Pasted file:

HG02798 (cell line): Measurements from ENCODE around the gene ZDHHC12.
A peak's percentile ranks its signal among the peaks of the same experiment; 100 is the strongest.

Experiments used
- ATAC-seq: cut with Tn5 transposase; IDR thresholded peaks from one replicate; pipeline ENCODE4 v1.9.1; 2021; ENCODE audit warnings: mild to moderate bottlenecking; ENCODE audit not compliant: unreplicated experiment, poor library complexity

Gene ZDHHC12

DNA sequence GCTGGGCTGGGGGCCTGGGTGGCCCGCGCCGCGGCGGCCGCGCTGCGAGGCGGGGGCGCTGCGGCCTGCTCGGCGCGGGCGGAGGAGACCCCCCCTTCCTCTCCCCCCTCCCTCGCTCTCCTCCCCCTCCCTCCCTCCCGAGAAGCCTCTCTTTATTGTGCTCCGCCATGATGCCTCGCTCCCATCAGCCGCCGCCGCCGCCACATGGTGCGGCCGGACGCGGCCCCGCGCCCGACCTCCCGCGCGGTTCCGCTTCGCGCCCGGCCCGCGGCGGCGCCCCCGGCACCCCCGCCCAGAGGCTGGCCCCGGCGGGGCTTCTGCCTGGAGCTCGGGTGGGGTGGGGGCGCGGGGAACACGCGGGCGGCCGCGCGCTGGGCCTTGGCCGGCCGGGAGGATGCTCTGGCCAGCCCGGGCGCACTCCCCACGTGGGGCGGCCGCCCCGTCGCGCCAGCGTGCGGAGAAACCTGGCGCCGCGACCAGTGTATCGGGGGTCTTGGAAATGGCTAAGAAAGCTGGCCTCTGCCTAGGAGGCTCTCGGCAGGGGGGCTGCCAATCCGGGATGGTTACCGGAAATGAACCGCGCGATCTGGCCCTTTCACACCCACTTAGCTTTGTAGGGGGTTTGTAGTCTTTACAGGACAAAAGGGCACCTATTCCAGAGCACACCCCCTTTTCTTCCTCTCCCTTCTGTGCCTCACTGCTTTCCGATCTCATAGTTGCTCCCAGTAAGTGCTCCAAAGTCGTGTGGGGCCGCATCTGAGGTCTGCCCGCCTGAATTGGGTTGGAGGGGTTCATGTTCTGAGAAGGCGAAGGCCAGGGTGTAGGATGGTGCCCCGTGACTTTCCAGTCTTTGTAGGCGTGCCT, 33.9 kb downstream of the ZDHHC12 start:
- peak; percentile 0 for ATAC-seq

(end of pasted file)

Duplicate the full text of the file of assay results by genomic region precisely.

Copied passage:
HG02798 (cell line): Measurements from ENCODE around the gene ZDHHC12.
A peak's percentile ranks its signal among the peaks of the same experiment; 100 is the strongest.

Experiments used
- ATAC-seq: cut with Tn5 transposase; IDR thresholded peaks from one replicate; pipeline ENCODE4 v1.9.1; 2021; ENCODE audit warnings: mild to moderate bottlenecking; ENCODE audit not compliant: unreplicated experiment, poor library complexity

Gene ZDHHC12

DNA sequence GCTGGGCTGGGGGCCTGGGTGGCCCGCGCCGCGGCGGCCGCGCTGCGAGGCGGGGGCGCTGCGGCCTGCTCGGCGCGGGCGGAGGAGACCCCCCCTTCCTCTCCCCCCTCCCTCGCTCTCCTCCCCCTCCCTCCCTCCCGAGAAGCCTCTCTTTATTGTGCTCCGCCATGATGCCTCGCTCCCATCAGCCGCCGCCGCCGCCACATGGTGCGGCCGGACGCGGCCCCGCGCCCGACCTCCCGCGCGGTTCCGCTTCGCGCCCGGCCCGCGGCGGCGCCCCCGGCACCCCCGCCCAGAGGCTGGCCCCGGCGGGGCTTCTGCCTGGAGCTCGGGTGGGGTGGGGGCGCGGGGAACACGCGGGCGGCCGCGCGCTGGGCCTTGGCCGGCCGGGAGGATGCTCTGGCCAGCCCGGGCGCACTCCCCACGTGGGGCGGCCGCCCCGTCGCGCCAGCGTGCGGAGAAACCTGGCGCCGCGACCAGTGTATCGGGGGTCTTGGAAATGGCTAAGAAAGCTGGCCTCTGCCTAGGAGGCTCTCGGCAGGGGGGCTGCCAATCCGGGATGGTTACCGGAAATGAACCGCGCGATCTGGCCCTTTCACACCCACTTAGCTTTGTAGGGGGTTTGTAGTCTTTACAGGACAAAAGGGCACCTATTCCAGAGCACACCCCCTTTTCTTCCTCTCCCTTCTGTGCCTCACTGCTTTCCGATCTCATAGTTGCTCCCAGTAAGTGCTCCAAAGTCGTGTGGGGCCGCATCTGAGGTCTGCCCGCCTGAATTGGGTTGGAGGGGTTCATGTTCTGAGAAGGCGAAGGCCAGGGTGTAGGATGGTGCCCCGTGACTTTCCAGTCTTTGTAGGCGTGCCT, 33.9 kb downstream of the ZDHHC12 start:
- peak; percentile 0 for ATAC-seq